mamiya 7II and aperture priority

Discussion in 'Medium Format Cameras and Accessories' started by david b, Aug 19, 2004.

  1. david b

    david b Member

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    This weekend I did some shooting with my M7II and I had the camera set on automatic "A" and the negs came out great. The exposures are dead-on.

    I also had a light yellow filter on it with the exposure compensation set to +1.

    I shot tri-x at 400 and developed in xtol 1+1.

    So I am wondering how often M7 owners shoot this camera on the auto setting?
     
  2. Aggie

    Aggie Member

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    It has an automatic setting? Darn and I read the instruction manual three times cover to cover! I do know the multi function button well. That button is my good friend.
     
  3. Snapper

    Snapper Member

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    Yes, the Mamiya 7II has an auto-exposure function which sets the shutter speed to the nearest 1/3 stop. I never use anything else it is so good (well, actually I usually use the auto-exposure lock setting.) I believe the manual setting only sets the exposure to the nearest stop, so the AE is a lot more accurate.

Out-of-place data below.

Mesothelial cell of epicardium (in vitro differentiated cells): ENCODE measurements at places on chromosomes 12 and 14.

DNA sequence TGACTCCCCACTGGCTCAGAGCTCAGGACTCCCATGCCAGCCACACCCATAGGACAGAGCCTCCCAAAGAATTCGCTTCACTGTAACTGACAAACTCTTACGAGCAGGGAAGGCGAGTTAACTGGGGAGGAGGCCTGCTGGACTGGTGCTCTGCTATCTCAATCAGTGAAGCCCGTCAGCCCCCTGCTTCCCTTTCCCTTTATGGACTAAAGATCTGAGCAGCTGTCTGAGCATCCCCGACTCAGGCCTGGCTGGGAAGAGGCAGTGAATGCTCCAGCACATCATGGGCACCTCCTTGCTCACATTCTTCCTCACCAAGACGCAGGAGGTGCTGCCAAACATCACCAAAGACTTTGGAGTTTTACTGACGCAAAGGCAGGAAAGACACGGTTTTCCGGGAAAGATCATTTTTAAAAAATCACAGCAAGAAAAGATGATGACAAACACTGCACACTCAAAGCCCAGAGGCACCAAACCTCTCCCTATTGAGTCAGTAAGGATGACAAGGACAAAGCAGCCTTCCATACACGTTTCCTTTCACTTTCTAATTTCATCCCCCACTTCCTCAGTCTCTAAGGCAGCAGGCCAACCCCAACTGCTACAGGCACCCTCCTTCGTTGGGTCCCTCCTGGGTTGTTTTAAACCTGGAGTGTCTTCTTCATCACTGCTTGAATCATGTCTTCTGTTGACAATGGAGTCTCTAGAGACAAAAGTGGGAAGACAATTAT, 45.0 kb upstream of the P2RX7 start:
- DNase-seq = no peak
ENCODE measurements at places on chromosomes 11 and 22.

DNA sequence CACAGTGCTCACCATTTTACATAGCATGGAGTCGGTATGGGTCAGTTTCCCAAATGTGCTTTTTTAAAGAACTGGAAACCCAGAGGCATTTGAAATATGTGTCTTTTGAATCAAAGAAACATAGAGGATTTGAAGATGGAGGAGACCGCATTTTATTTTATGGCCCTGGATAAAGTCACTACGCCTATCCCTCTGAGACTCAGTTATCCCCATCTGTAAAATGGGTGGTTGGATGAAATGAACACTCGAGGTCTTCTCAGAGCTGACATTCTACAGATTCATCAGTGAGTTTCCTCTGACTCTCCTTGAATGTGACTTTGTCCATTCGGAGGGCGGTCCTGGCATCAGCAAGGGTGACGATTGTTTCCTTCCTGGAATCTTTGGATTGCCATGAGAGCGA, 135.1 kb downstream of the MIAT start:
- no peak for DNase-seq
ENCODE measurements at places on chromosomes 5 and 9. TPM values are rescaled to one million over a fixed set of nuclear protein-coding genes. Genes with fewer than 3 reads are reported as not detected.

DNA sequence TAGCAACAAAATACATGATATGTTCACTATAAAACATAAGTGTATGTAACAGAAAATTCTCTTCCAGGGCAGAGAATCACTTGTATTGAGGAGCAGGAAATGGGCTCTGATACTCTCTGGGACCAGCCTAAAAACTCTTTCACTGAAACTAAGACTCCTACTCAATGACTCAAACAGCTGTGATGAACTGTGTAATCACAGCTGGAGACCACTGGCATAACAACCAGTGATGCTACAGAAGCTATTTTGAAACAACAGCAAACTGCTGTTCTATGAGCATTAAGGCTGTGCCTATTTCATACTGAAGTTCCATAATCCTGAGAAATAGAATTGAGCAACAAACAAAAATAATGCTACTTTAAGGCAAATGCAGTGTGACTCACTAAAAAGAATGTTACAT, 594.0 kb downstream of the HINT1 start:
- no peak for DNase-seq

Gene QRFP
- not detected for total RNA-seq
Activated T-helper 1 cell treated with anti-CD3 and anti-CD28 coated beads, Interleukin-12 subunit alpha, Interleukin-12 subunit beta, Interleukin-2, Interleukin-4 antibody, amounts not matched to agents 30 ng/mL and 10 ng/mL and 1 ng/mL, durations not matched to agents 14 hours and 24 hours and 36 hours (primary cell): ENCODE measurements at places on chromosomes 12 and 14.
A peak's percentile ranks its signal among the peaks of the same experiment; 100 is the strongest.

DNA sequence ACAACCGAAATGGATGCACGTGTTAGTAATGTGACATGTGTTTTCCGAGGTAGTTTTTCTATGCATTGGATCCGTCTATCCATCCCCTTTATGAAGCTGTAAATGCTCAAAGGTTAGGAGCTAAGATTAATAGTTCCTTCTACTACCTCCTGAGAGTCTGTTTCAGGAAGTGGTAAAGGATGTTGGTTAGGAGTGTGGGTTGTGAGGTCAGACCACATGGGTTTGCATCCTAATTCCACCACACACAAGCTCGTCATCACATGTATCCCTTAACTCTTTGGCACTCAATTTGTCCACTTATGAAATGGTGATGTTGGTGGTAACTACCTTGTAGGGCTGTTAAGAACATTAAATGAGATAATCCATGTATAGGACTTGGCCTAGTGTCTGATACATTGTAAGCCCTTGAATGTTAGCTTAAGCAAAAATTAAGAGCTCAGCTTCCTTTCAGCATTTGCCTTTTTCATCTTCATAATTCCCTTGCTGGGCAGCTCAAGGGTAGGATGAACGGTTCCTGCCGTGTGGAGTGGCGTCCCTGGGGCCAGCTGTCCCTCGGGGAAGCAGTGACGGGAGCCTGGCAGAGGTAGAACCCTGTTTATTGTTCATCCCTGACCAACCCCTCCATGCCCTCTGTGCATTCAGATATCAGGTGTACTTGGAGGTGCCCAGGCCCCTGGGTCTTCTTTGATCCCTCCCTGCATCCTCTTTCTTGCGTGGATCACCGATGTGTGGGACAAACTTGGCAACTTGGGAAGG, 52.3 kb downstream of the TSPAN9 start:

4. Thilo Schmid

    Thilo Schmid Member

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    The characteristic of the built-in meter depends on the lens. Since the meter is not TTL (cannot be, because the leaf shutter is usually closed between shots), it covers a fixed angle within the finder. So the meter works selective with wide angle and integral with tele lenses and somewhere inbetween with the 80mm lens.

    I prefer the AEL setting on my M7, if I don't use an external meter. IMO, the built-in meter is fine for CN and B&W. But I found it not that reliable for slides.
     
  5. L Gebhardt

    L Gebhardt Subscriber

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    I use the Auto mode with lock for slides as well as negative film with my M7 and get good exposures. The trick is to know what is being metered and what the camera will do. I frequently scan the scene with the meter and then choose a section to meter off of that gives the settings I think it should have. This works fine for all but the most contrasty scenes, which generally don't work well with slide film any way.
     
  6. Thilo Schmid

    Thilo Schmid Member

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    The problem is that the metering area is not marked in the finder. Of course, this can be evaluated (e.g. by aiming at a streetlight at night), but it is not much intuitive, esp. if you do not use this camera very often.
     
  7. Aggie

    Aggie Member

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    I used the internal meter a few times when I first got it. Since that time I use a spot meter exclusively. I have no more blocked up shadows or blown highlights.